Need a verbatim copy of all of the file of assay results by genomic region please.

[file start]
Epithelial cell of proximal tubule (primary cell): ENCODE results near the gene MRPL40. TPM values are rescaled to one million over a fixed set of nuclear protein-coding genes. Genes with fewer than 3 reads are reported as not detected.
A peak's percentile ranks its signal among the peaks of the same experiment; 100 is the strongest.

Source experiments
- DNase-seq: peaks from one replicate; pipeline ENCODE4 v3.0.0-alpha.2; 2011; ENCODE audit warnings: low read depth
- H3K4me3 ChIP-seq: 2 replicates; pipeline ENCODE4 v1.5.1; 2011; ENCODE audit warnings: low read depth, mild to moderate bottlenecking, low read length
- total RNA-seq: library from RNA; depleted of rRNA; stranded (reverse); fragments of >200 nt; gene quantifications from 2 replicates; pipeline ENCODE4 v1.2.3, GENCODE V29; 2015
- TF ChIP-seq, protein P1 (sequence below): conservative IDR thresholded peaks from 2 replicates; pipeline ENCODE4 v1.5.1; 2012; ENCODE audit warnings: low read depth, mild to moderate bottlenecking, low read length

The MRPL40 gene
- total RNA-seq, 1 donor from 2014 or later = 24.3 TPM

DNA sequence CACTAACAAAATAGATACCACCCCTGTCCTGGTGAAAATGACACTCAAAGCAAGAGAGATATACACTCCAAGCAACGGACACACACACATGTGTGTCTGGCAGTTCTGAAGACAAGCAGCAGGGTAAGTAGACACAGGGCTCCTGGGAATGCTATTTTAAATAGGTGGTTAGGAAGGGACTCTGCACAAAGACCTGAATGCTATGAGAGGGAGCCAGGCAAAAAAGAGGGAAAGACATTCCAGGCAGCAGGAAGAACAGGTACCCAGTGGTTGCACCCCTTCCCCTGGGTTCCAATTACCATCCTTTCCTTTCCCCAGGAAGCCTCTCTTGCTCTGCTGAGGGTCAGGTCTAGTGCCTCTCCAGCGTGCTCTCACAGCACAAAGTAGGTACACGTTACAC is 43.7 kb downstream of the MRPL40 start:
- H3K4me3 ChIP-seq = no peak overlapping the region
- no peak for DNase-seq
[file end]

Epithelial cell of proximal tubule (primary cell): ENCODE results near the gene MRPL40. TPM values are rescaled to one million over a fixed set of nuclear protein-coding genes. Genes with fewer than 3 reads are reported as not detected.
A peak's percentile ranks its signal among the peaks of the same experiment; 100 is the strongest.

Source experiments
- DNase-seq: peaks from one replicate; pipeline ENCODE4 v3.0.0-alpha.2; 2011; ENCODE audit warnings: low read depth
- H3K4me3 ChIP-seq: 2 replicates; pipeline ENCODE4 v1.5.1; 2011; ENCODE audit warnings: low read depth, mild to moderate bottlenecking, low read length
- total RNA-seq: library from RNA; depleted of rRNA; stranded (reverse); fragments of >200 nt; gene quantifications from 2 replicates; pipeline ENCODE4 v1.2.3, GENCODE V29; 2015
- TF ChIP-seq, protein P1 (sequence below): conservative IDR thresholded peaks from 2 replicates; pipeline ENCODE4 v1.5.1; 2012; ENCODE audit warnings: low read depth, mild to moderate bottlenecking, low read length

The MRPL40 gene
- total RNA-seq, 1 donor from 2014 or later = 24.3 TPM

DNA sequence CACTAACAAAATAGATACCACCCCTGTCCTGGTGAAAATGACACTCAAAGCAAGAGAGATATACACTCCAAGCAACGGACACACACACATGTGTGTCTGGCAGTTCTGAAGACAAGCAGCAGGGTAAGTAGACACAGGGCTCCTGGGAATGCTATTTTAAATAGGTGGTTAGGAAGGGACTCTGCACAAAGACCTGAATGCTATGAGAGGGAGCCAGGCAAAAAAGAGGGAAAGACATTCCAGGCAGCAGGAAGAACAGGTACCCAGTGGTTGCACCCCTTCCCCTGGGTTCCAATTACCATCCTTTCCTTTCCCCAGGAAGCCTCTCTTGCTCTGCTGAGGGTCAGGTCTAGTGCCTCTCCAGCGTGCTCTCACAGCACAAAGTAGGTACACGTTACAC is 43.7 kb downstream of the MRPL40 start:
- H3K4me3 ChIP-seq = no peak overlapping the region
- no peak for DNase-seq